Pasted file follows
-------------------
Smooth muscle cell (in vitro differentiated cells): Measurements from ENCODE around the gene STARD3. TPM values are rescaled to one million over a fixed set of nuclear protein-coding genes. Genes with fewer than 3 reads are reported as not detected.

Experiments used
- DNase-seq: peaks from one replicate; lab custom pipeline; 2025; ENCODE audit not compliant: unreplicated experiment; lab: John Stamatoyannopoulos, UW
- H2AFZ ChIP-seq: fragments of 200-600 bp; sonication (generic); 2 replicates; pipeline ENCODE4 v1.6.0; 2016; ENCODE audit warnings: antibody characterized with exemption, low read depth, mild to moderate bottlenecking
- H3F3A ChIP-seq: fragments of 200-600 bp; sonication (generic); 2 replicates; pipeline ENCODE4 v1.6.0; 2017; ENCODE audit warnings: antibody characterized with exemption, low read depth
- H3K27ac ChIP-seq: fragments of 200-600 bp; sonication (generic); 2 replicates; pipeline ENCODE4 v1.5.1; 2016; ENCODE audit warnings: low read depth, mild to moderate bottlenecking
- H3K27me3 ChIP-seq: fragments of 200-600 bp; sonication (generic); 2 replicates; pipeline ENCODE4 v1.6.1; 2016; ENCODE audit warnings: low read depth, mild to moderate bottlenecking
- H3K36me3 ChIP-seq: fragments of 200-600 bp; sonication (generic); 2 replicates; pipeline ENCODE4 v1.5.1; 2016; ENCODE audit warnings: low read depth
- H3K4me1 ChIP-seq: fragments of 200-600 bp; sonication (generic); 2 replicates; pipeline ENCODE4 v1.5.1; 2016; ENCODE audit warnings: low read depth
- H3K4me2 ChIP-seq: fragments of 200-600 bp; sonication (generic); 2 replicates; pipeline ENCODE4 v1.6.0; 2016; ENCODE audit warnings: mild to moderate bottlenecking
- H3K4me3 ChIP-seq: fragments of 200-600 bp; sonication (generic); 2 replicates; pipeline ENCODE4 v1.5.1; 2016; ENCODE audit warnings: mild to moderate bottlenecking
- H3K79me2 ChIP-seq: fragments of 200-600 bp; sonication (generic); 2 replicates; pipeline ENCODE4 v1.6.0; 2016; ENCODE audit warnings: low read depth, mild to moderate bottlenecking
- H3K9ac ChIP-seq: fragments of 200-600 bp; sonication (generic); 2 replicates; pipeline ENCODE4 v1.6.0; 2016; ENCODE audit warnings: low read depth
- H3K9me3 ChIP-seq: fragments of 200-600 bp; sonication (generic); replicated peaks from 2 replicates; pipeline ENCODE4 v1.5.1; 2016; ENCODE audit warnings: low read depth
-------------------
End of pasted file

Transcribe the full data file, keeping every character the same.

Smooth muscle cell (in vitro differentiated cells): Measurements from ENCODE around the gene STARD3. TPM values are rescaled to one million over a fixed set of nuclear protein-coding genes. Genes with fewer than 3 reads are reported as not detected.

Experiments used
- DNase-seq: peaks from one replicate; lab custom pipeline; 2025; ENCODE audit not compliant: unreplicated experiment; lab: John Stamatoyannopoulos, UW
- H2AFZ ChIP-seq: fragments of 200-600 bp; sonication (generic); 2 replicates; pipeline ENCODE4 v1.6.0; 2016; ENCODE audit warnings: antibody characterized with exemption, low read depth, mild to moderate bottlenecking
- H3F3A ChIP-seq: fragments of 200-600 bp; sonication (generic); 2 replicates; pipeline ENCODE4 v1.6.0; 2017; ENCODE audit warnings: antibody characterized with exemption, low read depth
- H3K27ac ChIP-seq: fragments of 200-600 bp; sonication (generic); 2 replicates; pipeline ENCODE4 v1.5.1; 2016; ENCODE audit warnings: low read depth, mild to moderate bottlenecking
- H3K27me3 ChIP-seq: fragments of 200-600 bp; sonication (generic); 2 replicates; pipeline ENCODE4 v1.6.1; 2016; ENCODE audit warnings: low read depth, mild to moderate bottlenecking
- H3K36me3 ChIP-seq: fragments of 200-600 bp; sonication (generic); 2 replicates; pipeline ENCODE4 v1.5.1; 2016; ENCODE audit warnings: low read depth
- H3K4me1 ChIP-seq: fragments of 200-600 bp; sonication (generic); 2 replicates; pipeline ENCODE4 v1.5.1; 2016; ENCODE audit warnings: low read depth
- H3K4me2 ChIP-seq: fragments of 200-600 bp; sonication (generic); 2 replicates; pipeline ENCODE4 v1.6.0; 2016; ENCODE audit warnings: mild to moderate bottlenecking
- H3K4me3 ChIP-seq: fragments of 200-600 bp; sonication (generic); 2 replicates; pipeline ENCODE4 v1.5.1; 2016; ENCODE audit warnings: mild to moderate bottlenecking
- H3K79me2 ChIP-seq: fragments of 200-600 bp; sonication (generic); 2 replicates; pipeline ENCODE4 v1.6.0; 2016; ENCODE audit warnings: low read depth, mild to moderate bottlenecking
- H3K9ac ChIP-seq: fragments of 200-600 bp; sonication (generic); 2 replicates; pipeline ENCODE4 v1.6.0; 2016; ENCODE audit warnings: low read depth
- H3K9me3 ChIP-seq: fragments of 200-600 bp; sonication (generic); replicated peaks from 2 replicates; pipeline ENCODE4 v1.5.1; 2016; ENCODE audit warnings: low read depth